“Lots of developers are getting Foundry-pilled, so why not?” is slightly less accurate, but you get the idea.

In particular, it represents an opportunity to extend the benefits of Diligence Fuzzing to a new class of users (developers already writing property tests in Foundry) and improve flexibility for builders using the FaaS platform for smart contract testing. For context on the latter, Diligence Fuzzing now supports testing smart contracts from five of the most popular Ethereum development frameworks (Truffle, Hardhat, Brownie, DappTools, and the newest addition, Foundry). 

But, before going into the specifics of the new feature, it is important to address a question that some have asked in the past: “How is fuzzing with Foundry’s `forge test` different from fuzzing with Harvey (the engine powering Diligence Fuzzing)?” You’ll learn more about the differences between Foundry’s Forge and Diligence Fuzzing in subsequent sections, but we’ll do a quick comparison between both tools. That way, you have a useful heuristic to guide your decision:

  1. Cost: Foundry is open-access and comes with a built-in fuzzer to analyze smart contracts. Diligence Fuzzing-as-a-Service is now free as well; previously it was only accessible via a paid subscription, but with the new “Explorer” plan builders can access Diligence Fuzzing for free to test the platform or upgrade to a paid plan to unlock more features. This way, developers can add the most powerful fuzzer in the market to their web3 security tool box—to complement measures like bug bounty programs—at no cost. In summary: Foundry’s fuzzer is free; Harvey (the fuzzer used in Diligence Fuzzing) is also free and performs better (more on this later).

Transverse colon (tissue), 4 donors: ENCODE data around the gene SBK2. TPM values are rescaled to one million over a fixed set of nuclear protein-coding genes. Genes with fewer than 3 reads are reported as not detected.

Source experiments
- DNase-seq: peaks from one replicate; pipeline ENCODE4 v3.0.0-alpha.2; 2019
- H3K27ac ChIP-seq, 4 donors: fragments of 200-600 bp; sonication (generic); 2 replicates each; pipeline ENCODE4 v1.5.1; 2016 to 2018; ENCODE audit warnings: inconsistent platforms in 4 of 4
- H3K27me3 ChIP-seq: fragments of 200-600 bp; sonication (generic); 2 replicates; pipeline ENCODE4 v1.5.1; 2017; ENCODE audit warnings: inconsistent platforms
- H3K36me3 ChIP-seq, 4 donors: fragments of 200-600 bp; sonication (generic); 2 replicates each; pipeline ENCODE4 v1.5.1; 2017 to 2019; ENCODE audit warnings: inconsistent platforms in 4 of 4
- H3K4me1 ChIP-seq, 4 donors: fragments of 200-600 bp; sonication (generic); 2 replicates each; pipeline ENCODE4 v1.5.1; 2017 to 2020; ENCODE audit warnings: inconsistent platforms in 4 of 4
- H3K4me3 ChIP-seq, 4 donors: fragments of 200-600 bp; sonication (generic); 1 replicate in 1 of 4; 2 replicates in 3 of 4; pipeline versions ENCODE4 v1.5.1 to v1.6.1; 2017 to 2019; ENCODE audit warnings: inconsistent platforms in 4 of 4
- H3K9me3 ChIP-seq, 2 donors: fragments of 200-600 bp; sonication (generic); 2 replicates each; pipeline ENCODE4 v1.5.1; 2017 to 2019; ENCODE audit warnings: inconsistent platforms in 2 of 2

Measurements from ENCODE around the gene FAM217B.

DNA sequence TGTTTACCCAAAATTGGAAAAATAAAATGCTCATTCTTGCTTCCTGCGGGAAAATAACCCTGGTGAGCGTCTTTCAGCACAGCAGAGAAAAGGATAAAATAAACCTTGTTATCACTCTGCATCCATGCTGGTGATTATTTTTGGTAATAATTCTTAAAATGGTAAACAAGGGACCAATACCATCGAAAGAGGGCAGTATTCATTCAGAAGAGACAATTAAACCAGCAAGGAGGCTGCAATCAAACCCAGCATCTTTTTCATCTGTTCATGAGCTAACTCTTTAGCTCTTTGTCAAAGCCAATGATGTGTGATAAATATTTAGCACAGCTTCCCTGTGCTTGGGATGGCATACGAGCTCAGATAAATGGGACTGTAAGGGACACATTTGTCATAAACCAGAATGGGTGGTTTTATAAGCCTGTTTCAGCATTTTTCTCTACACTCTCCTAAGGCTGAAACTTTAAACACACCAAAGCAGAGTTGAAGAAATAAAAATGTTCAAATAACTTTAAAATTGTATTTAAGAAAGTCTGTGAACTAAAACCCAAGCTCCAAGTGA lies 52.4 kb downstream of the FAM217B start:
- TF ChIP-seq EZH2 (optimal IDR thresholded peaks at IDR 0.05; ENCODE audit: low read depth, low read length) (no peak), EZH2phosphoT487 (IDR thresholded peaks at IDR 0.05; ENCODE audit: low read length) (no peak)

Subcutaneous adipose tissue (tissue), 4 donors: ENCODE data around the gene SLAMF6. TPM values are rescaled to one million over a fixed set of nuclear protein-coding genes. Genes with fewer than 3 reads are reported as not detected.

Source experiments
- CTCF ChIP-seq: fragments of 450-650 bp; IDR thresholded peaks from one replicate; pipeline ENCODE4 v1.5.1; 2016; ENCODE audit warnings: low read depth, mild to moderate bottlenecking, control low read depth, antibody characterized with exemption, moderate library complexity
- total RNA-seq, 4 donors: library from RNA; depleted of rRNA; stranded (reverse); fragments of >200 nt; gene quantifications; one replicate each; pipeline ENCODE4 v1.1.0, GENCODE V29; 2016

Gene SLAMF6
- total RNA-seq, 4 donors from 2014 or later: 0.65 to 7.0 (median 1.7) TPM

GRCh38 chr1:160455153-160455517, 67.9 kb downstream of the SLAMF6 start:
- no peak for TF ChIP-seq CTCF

2. Features: Similar to other development frameworks for smart contracts (Truffle is a great example), Foundry provides a comprehensive set of functionalities for building, compiling, debugging, and deploying smart contracts. Hence, you can complete the end-to-end process of building a new dapp—including testing contracts—without leaving Foundry’s development environment (at least in theory).

Diligence Fuzzing is a standalone tool for analyzing smart contracts; however, it can now be used seamlessly with Foundry (you can even use Forge and Diligence Fuzzing interchangeably). Moreover, using Diligence Fuzzing means you get access to better performance and professional, in-depth campaign reports on a dedicated web UI (improving analysis and mitigation of discovered vulnerabilities). 

We can summarize this point of comparison thus: Foundry does a lot of things (including fuzzing); Diligence Fuzzing does one thing (fuzzing) and, crucially, does it well. This also provides an opportunity to answer the original question (running fuzz tests in Foundry vs. fuzzing with Harvey) more concisely:

  • To find interesting bugs with a fuzzer you need some properties/specifications that the fuzzer should check. 
  • Developers using Foundry for property and invariant tests have already spent time to create such properties. 
  • Diligence Fuzzing allows developers to check those properties with a specialized, mature tool.